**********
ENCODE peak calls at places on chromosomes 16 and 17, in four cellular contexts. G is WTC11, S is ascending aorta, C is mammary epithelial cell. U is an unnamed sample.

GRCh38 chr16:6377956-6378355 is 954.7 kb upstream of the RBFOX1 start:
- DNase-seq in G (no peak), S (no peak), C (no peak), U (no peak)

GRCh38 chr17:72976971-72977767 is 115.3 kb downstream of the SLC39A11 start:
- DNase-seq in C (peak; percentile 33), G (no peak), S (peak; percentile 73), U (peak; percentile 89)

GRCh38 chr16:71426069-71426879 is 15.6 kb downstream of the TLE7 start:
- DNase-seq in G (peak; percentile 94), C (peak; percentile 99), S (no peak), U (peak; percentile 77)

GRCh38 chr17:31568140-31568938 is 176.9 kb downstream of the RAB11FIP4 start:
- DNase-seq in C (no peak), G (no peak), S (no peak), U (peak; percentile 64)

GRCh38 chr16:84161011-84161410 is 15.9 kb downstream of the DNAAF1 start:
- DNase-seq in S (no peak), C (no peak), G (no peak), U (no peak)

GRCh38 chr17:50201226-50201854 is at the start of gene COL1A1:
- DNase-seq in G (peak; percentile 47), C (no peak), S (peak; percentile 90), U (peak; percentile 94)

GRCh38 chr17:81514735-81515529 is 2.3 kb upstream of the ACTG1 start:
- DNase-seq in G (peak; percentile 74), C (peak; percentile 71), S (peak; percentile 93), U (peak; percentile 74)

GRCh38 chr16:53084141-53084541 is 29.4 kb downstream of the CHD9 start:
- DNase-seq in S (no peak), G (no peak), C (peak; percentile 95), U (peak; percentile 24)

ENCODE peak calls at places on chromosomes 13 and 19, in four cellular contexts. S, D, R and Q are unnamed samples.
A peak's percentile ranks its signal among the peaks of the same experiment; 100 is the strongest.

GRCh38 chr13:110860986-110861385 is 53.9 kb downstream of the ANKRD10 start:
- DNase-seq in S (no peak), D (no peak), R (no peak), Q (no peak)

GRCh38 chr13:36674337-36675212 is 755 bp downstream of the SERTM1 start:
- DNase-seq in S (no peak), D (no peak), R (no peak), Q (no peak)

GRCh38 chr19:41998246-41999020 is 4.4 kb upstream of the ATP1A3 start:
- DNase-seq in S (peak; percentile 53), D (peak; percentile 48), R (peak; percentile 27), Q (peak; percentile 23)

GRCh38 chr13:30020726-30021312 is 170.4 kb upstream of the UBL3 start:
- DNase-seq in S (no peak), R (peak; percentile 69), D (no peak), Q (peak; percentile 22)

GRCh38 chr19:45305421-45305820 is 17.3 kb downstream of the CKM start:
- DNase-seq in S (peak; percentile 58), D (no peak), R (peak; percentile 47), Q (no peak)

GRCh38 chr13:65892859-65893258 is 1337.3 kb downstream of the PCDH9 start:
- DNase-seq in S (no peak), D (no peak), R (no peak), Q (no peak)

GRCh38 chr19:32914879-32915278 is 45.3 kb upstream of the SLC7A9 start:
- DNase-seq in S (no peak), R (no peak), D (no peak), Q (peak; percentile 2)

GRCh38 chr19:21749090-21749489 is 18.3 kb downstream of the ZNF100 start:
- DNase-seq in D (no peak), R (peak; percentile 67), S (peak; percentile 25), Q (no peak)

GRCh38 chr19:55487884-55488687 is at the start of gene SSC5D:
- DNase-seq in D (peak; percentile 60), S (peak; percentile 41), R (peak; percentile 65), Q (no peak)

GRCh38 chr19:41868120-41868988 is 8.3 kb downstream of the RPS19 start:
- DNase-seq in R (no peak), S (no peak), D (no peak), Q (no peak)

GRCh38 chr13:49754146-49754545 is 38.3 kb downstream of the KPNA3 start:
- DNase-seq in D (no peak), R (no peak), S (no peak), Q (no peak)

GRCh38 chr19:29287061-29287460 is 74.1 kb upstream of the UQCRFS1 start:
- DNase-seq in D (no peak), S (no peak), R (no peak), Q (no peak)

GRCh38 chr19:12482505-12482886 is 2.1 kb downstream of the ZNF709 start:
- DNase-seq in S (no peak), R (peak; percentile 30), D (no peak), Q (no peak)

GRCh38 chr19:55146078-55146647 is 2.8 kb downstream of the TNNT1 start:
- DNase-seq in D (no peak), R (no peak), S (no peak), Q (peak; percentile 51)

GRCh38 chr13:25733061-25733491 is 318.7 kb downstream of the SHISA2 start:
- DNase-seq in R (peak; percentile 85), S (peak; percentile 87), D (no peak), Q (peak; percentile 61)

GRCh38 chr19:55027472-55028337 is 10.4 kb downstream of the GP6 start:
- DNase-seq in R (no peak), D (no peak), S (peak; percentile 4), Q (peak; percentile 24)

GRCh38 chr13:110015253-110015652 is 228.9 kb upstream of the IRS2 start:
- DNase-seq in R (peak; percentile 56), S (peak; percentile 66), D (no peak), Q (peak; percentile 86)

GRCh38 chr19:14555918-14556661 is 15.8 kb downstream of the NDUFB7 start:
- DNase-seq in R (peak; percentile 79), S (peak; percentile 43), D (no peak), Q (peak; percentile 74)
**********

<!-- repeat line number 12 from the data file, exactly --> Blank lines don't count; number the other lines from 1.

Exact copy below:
GRCh38 chr17:50201226-50201854 is at the start of gene COL1A1: